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I guess there isn't much way to figure that out unless you are able to follow your birds to see where they break away at. In theory, if you make one release point your main place that you train from (like 40 miles for example, several times. You may go farther but always come back when they need breaks), then that will become their breaking point. Or you hope so anyway.
A lot depends on how spread out your combine is and where the most pull is. If the major flock comes right over your house, then your birds don't really need to break away, other than right when they are released to get a head start. If you are way out on the edge of the combine and all the birds are going right through the middle or way up higher/lower than you, then your birds will probably need to break very quickly so they don't get dragged too far and lose valuable time.

No matter what, you can only hope that when your birds come out of the trailer, they get up, find their barings quick, and get the flock out of there :p LOL. The longer they circle and swerve around with everyone else, the slower their time will be.
 

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If my birds do not break from the larger flock, immediately after being released, I am doomed to be beaten. Because I am on the totally opposite side of town from the main group. :(

But if theirs do not break from mine. Boda Bing, Boda Boom! :)
 

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this is like the million dollar question and maybe it varies somewhat from course to course but I think MaryOfExeter mostly hit the nail on the head with her answer.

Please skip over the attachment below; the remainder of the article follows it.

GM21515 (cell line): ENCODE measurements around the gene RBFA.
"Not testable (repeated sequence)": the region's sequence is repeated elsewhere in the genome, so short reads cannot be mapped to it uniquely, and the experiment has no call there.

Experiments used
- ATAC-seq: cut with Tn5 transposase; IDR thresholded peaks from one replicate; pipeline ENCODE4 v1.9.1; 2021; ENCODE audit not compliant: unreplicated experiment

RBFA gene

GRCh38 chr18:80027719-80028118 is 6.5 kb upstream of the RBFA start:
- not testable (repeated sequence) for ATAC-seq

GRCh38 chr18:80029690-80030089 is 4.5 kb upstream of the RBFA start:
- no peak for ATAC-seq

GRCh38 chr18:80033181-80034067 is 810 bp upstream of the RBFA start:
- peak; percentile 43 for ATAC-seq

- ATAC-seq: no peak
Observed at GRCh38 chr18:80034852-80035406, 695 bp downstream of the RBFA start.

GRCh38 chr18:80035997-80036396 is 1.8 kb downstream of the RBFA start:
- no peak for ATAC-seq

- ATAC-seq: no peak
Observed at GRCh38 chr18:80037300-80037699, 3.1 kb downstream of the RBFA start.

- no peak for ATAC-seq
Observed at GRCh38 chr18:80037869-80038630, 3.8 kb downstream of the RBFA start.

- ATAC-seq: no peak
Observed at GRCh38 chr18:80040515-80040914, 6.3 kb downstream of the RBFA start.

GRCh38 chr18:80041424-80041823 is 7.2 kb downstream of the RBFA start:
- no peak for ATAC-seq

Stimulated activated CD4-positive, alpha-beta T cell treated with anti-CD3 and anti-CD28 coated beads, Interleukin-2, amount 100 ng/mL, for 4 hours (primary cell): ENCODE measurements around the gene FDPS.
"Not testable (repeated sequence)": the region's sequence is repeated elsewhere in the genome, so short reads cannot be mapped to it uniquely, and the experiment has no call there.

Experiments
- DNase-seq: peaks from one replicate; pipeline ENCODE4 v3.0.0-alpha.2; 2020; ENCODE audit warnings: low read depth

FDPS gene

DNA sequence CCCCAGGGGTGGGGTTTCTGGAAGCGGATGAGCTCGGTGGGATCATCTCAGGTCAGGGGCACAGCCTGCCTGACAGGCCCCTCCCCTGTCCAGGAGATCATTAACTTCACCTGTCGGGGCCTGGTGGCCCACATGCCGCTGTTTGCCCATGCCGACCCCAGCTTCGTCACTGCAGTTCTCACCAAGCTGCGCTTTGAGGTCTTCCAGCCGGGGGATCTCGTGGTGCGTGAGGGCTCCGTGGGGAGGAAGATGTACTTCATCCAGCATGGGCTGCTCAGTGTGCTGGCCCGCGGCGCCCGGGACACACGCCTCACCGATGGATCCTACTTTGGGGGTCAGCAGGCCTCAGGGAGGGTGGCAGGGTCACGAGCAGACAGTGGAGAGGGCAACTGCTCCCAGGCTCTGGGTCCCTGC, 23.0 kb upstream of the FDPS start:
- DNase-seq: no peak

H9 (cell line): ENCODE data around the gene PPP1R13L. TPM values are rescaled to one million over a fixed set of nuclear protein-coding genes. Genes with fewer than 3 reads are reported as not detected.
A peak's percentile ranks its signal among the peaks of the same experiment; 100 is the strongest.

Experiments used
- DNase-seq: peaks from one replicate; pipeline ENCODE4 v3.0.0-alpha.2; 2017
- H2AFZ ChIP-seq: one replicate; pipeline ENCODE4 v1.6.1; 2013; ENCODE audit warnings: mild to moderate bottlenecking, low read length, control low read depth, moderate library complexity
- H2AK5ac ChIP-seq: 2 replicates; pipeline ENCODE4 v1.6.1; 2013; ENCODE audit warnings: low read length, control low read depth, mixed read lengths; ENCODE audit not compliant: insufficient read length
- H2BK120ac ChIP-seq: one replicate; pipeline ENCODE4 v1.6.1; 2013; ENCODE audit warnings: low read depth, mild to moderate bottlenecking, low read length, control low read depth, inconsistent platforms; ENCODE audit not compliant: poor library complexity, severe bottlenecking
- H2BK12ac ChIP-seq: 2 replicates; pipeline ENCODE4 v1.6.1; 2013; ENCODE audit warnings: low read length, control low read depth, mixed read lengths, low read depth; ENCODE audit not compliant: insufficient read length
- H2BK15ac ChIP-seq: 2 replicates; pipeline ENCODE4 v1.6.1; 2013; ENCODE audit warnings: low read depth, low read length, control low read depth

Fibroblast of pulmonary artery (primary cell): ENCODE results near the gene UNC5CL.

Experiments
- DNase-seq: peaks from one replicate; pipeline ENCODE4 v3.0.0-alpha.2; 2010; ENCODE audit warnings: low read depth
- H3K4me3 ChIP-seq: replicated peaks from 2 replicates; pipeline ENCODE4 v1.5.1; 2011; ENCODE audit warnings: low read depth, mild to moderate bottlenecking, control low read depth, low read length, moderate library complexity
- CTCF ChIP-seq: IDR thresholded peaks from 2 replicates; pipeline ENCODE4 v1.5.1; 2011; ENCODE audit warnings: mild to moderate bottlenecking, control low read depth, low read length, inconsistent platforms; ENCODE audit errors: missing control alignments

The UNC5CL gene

for more clustered clubs and combines obviously the birds don't have to break right away if hardly at all but if you fly in a club or combine where everybody is very spread-out the birds practically have to break right out of the truck

one thing that people always somewhat assume to is that all of the birds are flying the same speed and therefore its necessary for birds to break. a lot of times when you see birds out front on a race it might not be because they picked the right breaking point but more because they were just faster and broke away and left the flock in the dust.

sometimes this can be a single bird, it can be a group of birds going to one guys or maybe a group of 10 birds that belong to say 6 different guys all get out front and then have to break from there.

goal should be not only to get your birds to break but also have them in good enough shape and have great birds to where they get out front and leave the flock behind
 

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this is like the million dollar question and maybe it varies somewhat from course to course but I think MaryOfExeter mostly hit the nail on the head with her answer.

for more clustered clubs and combines obviously the birds don't have to break right away if hardly at all but if you fly in a club or combine where everybody is very spread-out the birds practically have to break right out of the truck